“Hey, Arthur, take a look at this. A rabbit has been going in and out of this hole in the fence right here. See the soft, soft fur on the ground? I bet she has a nest under there.”

Instantly the “about-to-bolt-and-run-feral-in-the-woods” boy was absorbed in the low spot covered in fur at the bottom of the fence. Pretty soon he was finding worms, along with nice clods of dirt and grass that he spread over the sidewalk, leading up to one of the small sensing stations.

While the rest of the childrens’ eyes glazed over with boredom, one little boy was more than happy to find two worms and about fifty clods of dirt and grass over the next ten minutes.

It’s all about the distraction.

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Hmmm…Interesting…What Do YOU Think?

I received the following email this morning:

I came across your blog when I was doing some research. I found it very interesting as it’s having informative as well as unique contents. We posted an infographic “The Old Way Vs. The New Way”, I wonder if you and your readers might be interested in reading. Here is the link: http://www.bestmastersineducation.com/common-core/.

If you find it helpful, please consider it for sharing with your readers. I’m looking forward to your reply.

I figured I would go ahead and post the infographic here and ask what YOU think of it.

Fire away…

 Common Core
Source: BestMastersinEducation.com

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Serious Stuff and Funny Stuff

First the funny stuff…


We have six little chicks in our basement right now and Emily suggested we take a picture of her with them. Well, one in particular.

“Mama, take a picture that looks like I’m about to eat one of them!”

I call this her crazy face.

Disclaimer: No chicks were harmed in this photograph!

In fact, they will live long, productive lives. They are all hens. Come September, or thereabouts, these little cuties will begin to lay an egg nearly every day. Big brown ones. They are Rhode Island Reds.

I can’t wait to see them strutting around the coop, proudly announcing their newest accomplishment. Our established hens, all three years old now, still proudly strut about, clucking loudly whenever they lay an egg. Chickens are excellent self-promoters.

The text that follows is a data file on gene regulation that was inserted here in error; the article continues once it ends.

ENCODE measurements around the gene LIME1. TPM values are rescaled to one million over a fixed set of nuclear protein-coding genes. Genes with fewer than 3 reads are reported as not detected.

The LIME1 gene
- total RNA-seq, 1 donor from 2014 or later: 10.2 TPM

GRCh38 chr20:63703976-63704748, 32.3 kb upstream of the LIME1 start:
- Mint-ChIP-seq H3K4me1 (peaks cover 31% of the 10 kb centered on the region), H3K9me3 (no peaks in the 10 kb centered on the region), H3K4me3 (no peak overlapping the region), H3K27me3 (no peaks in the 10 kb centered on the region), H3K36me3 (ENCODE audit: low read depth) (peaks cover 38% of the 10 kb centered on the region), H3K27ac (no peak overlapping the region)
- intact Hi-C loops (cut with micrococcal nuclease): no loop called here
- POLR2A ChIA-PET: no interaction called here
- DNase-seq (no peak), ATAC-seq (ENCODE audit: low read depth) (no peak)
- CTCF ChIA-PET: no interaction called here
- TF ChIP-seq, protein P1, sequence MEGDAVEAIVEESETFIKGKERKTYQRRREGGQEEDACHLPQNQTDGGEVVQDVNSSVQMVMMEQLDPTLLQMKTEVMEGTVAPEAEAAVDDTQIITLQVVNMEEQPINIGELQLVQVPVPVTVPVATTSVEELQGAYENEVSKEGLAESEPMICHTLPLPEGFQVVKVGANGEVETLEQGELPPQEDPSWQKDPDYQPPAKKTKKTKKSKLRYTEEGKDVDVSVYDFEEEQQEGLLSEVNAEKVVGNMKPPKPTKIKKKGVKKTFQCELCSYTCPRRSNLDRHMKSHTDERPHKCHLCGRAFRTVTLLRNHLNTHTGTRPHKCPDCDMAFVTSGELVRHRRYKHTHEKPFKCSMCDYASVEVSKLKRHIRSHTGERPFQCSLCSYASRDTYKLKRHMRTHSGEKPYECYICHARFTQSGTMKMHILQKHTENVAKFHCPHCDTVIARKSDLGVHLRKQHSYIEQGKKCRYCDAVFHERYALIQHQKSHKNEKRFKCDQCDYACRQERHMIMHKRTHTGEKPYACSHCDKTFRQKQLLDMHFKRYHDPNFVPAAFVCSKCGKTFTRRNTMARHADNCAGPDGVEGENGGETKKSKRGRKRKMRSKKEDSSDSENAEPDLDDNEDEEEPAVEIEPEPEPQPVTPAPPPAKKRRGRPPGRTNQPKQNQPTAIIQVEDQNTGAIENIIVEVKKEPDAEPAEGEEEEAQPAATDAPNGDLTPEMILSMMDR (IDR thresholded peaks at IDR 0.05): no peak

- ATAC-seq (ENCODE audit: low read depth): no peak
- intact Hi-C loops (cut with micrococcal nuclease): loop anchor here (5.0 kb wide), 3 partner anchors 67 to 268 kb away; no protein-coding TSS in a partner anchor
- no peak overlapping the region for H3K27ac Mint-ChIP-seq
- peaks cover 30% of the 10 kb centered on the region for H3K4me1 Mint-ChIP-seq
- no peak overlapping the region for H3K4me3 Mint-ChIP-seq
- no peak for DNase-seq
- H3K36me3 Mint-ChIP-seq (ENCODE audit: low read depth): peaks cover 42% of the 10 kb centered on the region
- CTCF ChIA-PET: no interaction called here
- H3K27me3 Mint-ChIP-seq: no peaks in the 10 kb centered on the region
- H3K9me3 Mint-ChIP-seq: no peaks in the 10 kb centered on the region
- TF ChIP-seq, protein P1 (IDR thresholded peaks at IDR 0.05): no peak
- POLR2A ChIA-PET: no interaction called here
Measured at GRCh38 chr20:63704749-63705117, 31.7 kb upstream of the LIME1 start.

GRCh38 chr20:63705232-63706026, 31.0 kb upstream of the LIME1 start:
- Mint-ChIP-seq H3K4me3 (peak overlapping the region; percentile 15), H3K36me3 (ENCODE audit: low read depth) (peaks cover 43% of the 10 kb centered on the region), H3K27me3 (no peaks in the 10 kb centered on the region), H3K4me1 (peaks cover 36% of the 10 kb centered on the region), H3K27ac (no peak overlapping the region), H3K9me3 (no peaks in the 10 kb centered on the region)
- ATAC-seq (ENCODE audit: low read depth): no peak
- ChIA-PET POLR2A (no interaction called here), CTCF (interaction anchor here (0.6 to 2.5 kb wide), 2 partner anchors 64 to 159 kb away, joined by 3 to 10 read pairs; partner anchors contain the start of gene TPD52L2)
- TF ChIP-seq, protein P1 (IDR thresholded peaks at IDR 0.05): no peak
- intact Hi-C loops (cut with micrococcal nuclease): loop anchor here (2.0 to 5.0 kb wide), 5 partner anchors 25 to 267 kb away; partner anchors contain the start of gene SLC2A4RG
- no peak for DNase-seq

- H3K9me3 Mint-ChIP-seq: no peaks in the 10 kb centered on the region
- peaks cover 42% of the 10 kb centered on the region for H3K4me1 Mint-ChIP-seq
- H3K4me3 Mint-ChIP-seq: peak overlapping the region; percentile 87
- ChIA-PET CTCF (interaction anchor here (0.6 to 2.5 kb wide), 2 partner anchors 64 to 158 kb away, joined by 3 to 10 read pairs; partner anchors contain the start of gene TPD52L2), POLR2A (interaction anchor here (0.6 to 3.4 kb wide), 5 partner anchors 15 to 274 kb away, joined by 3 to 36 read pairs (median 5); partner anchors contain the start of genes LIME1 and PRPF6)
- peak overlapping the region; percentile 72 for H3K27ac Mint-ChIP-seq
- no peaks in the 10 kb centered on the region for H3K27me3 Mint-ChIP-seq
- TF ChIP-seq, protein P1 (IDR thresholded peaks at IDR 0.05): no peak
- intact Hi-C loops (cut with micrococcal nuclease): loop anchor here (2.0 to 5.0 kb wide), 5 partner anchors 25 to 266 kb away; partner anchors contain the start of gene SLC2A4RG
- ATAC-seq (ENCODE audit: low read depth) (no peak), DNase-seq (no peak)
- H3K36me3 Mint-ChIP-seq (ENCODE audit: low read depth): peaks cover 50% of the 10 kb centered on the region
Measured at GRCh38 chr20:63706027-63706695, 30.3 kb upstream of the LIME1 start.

And kids have great ideas for photos.


Now the serious stuff. I just ran across a great website. Actually, they started following ME on Twitter. See what you get when you follow me on Twitter?! In any case, Life Learning Magazine is the site. And I found a great article on there that literally had me crying tears of relief, How They Learned to Read and Write. This woman described the way I feel to a ‘T’ – complete with the understanding that my issues with my kiddo not reading and writing are MY issues, not hers.

When I have the funds, I’m going to sign up for two years of issues. You can test drive it by lurking about the site, then jump in the shallow end by paying just $26.95 for one year’s membership. And a two year membership is just $49.90. I think I’m definitely going to go for the two year. In any case, read the article, it’s a great one.

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Homeschooling, Unschooling, and Fostering Entrepreneurship

We are unschoolers, which is often construed as being anti-school or anti-learning. That would not be correct. Unschooling is what each of us does on a regular basis in our daily lives.

If you are the inquisitive sort, or even if you are not, what do you do when you are curious about some new term, idea, art, et cetera? You research it, you look it up. It all starts with a question – what is this, who is this, how does this work, and on and on.

Unschooling is just that. Most people refer to it as child-led learning, but honestly it is self-directed learning regardless of age.

In any case, I tend to go off on tangents on a regular basis. I do this by exposing myself to a large wealth of knowledge and information whenever possible. Recently that has included going through various homeschool magazines, some old, some new and marking ideas or thoughts that stand out.

For instance, while reading through a 2004 edition of Home Education Magazine about a young homeschooled boy in Britain who liked to play “Shop” with his mother, I got the great idea of promoting entrepreneurship in my daughter. Specifically, helping to guide her in determining what were reasonable prices for different crafts or artwork she might want to sell at the farmer’s market.